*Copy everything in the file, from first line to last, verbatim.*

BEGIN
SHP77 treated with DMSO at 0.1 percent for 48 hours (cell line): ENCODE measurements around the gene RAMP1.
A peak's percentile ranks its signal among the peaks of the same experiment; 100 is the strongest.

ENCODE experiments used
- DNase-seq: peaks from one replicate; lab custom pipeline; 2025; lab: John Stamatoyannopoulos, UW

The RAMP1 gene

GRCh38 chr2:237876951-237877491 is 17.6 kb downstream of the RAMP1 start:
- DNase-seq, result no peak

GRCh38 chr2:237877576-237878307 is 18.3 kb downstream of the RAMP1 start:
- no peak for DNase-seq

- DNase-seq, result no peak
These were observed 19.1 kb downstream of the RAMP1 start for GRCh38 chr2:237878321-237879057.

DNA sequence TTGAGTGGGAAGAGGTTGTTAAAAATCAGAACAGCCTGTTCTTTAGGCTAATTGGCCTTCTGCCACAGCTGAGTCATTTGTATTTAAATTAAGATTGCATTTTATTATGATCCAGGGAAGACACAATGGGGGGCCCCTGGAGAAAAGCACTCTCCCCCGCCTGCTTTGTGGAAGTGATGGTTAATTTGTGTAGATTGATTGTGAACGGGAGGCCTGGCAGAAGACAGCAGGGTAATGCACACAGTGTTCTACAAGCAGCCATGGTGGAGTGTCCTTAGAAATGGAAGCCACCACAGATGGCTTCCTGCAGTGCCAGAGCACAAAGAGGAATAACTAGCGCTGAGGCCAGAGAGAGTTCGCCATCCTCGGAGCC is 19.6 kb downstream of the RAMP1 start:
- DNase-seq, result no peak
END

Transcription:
SHP77 treated with DMSO at 0.1 percent for 48 hours (cell line): ENCODE measurements around the gene RAMP1.
A peak's percentile ranks its signal among the peaks of the same experiment; 100 is the strongest.

ENCODE experiments used
- DNase-seq: peaks from one replicate; lab custom pipeline; 2025; lab: John Stamatoyannopoulos, UW

The RAMP1 gene

GRCh38 chr2:237876951-237877491 is 17.6 kb downstream of the RAMP1 start:
- DNase-seq, result no peak

GRCh38 chr2:237877576-237878307 is 18.3 kb downstream of the RAMP1 start:
- no peak for DNase-seq

- DNase-seq, result no peak
These were observed 19.1 kb downstream of the RAMP1 start for GRCh38 chr2:237878321-237879057.

DNA sequence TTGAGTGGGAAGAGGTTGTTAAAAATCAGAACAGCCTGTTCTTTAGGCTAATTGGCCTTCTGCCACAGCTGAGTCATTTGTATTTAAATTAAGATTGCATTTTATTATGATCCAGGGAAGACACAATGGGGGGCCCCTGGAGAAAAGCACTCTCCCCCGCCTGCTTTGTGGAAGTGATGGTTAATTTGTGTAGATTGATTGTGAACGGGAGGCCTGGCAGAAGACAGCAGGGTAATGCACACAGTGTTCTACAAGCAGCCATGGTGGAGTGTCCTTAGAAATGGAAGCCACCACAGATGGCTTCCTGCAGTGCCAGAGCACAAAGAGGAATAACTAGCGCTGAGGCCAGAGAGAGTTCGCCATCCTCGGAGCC is 19.6 kb downstream of the RAMP1 start:
- DNase-seq, result no peak